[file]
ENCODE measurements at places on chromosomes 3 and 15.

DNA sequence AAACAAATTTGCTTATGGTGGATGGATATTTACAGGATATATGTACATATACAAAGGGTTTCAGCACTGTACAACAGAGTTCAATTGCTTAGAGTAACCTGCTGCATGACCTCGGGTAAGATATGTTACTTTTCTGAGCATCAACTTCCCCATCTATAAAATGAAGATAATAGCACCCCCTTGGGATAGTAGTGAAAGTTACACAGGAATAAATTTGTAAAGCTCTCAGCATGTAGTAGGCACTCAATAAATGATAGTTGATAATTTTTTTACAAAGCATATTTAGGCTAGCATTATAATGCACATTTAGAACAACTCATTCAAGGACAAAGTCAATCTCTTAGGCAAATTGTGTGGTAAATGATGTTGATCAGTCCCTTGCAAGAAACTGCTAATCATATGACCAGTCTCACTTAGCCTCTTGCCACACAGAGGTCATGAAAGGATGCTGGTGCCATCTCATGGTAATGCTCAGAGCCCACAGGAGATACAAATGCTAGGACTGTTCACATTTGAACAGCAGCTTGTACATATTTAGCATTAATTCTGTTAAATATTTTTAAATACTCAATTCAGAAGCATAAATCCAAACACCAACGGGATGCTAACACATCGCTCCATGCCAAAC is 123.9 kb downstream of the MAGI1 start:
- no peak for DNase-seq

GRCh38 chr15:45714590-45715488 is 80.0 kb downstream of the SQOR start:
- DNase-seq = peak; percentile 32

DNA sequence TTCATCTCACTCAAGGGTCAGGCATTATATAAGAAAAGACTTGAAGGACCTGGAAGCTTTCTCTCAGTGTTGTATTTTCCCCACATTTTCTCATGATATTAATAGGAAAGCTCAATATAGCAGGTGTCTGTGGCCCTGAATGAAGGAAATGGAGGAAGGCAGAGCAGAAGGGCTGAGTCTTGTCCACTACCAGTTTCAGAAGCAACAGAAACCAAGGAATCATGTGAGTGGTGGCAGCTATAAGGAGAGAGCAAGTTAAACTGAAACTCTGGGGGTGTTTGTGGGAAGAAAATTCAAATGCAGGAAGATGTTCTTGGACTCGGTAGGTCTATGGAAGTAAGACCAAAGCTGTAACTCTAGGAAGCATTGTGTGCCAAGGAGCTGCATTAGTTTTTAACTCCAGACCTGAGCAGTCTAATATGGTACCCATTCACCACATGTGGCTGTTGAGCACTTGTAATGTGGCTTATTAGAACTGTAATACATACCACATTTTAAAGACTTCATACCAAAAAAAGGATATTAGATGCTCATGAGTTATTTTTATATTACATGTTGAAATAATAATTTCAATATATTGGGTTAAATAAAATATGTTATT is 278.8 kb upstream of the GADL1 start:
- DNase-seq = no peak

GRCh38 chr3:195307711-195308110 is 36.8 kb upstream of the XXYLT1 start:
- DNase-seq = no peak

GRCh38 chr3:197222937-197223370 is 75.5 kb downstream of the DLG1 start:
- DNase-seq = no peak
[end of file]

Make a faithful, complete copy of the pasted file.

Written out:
ENCODE measurements at places on chromosomes 3 and 15.

DNA sequence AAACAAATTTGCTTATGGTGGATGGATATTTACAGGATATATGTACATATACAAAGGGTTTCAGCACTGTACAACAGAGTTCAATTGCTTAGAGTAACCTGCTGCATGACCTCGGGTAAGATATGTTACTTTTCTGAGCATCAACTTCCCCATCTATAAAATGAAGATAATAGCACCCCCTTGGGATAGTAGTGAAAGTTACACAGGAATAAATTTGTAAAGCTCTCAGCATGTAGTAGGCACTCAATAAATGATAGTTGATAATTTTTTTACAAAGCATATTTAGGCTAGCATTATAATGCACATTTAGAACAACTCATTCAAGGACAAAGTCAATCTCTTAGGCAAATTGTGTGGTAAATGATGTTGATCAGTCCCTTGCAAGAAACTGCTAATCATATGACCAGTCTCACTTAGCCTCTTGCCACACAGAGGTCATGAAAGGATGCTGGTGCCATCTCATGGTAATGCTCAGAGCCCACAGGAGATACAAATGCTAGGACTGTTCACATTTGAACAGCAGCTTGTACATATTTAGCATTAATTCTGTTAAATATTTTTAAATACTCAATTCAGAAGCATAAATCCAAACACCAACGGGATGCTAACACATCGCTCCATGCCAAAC is 123.9 kb downstream of the MAGI1 start:
- no peak for DNase-seq

GRCh38 chr15:45714590-45715488 is 80.0 kb downstream of the SQOR start:
- DNase-seq = peak; percentile 32

DNA sequence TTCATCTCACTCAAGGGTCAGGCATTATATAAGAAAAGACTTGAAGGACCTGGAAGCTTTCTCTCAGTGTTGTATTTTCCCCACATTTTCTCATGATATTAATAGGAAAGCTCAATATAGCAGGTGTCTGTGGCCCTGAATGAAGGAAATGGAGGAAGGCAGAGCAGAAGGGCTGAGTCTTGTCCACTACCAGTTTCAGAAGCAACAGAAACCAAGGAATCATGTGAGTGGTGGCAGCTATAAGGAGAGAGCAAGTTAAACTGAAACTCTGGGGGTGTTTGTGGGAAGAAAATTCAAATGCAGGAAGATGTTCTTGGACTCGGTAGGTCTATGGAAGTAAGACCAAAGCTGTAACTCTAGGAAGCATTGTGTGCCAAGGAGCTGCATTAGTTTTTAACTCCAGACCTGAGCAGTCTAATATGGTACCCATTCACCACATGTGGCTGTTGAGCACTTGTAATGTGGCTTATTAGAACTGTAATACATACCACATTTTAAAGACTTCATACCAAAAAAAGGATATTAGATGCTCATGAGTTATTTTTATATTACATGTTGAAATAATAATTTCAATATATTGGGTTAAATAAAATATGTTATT is 278.8 kb upstream of the GADL1 start:
- DNase-seq = no peak

GRCh38 chr3:195307711-195308110 is 36.8 kb upstream of the XXYLT1 start:
- DNase-seq = no peak

GRCh38 chr3:197222937-197223370 is 75.5 kb downstream of the DLG1 start:
- DNase-seq = no peak